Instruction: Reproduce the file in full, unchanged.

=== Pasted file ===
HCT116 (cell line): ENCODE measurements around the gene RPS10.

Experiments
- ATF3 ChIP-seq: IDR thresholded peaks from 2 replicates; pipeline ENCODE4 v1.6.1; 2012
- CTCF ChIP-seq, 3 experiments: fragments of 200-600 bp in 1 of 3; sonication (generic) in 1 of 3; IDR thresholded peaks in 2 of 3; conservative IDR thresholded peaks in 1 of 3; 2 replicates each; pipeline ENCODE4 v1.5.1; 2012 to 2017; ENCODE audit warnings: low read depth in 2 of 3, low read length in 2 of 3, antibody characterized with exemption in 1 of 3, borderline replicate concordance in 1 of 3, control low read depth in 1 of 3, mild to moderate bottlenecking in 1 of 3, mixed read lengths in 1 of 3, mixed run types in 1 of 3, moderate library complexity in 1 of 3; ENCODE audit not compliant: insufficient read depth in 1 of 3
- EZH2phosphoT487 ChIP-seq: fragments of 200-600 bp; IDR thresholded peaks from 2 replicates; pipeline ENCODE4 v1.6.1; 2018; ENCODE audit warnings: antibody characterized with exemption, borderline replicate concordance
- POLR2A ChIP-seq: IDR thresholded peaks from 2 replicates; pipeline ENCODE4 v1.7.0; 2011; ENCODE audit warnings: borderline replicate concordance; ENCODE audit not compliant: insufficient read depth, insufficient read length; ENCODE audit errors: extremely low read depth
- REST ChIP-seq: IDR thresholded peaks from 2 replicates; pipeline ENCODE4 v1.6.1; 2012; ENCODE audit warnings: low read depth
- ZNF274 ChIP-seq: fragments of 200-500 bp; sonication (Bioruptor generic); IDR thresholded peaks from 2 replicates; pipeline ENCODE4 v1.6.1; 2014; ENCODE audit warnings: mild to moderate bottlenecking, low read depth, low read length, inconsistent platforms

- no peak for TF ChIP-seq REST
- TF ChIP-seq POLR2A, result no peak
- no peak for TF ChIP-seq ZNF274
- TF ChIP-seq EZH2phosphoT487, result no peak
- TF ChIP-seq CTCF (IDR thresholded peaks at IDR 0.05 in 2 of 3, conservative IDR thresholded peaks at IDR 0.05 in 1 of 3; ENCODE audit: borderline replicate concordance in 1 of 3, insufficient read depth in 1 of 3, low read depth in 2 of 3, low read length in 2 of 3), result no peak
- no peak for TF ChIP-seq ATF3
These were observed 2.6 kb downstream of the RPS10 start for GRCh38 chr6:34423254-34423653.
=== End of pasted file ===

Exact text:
HCT116 (cell line): ENCODE measurements around the gene RPS10.

Experiments
- ATF3 ChIP-seq: IDR thresholded peaks from 2 replicates; pipeline ENCODE4 v1.6.1; 2012
- CTCF ChIP-seq, 3 experiments: fragments of 200-600 bp in 1 of 3; sonication (generic) in 1 of 3; IDR thresholded peaks in 2 of 3; conservative IDR thresholded peaks in 1 of 3; 2 replicates each; pipeline ENCODE4 v1.5.1; 2012 to 2017; ENCODE audit warnings: low read depth in 2 of 3, low read length in 2 of 3, antibody characterized with exemption in 1 of 3, borderline replicate concordance in 1 of 3, control low read depth in 1 of 3, mild to moderate bottlenecking in 1 of 3, mixed read lengths in 1 of 3, mixed run types in 1 of 3, moderate library complexity in 1 of 3; ENCODE audit not compliant: insufficient read depth in 1 of 3
- EZH2phosphoT487 ChIP-seq: fragments of 200-600 bp; IDR thresholded peaks from 2 replicates; pipeline ENCODE4 v1.6.1; 2018; ENCODE audit warnings: antibody characterized with exemption, borderline replicate concordance
- POLR2A ChIP-seq: IDR thresholded peaks from 2 replicates; pipeline ENCODE4 v1.7.0; 2011; ENCODE audit warnings: borderline replicate concordance; ENCODE audit not compliant: insufficient read depth, insufficient read length; ENCODE audit errors: extremely low read depth
- REST ChIP-seq: IDR thresholded peaks from 2 replicates; pipeline ENCODE4 v1.6.1; 2012; ENCODE audit warnings: low read depth
- ZNF274 ChIP-seq: fragments of 200-500 bp; sonication (Bioruptor generic); IDR thresholded peaks from 2 replicates; pipeline ENCODE4 v1.6.1; 2014; ENCODE audit warnings: mild to moderate bottlenecking, low read depth, low read length, inconsistent platforms

- no peak for TF ChIP-seq REST
- TF ChIP-seq POLR2A, result no peak
- no peak for TF ChIP-seq ZNF274
- TF ChIP-seq EZH2phosphoT487, result no peak
- TF ChIP-seq CTCF (IDR thresholded peaks at IDR 0.05 in 2 of 3, conservative IDR thresholded peaks at IDR 0.05 in 1 of 3; ENCODE audit: borderline replicate concordance in 1 of 3, insufficient read depth in 1 of 3, low read depth in 2 of 3, low read length in 2 of 3), result no peak
- no peak for TF ChIP-seq ATF3
These were observed 2.6 kb downstream of the RPS10 start for GRCh38 chr6:34423254-34423653.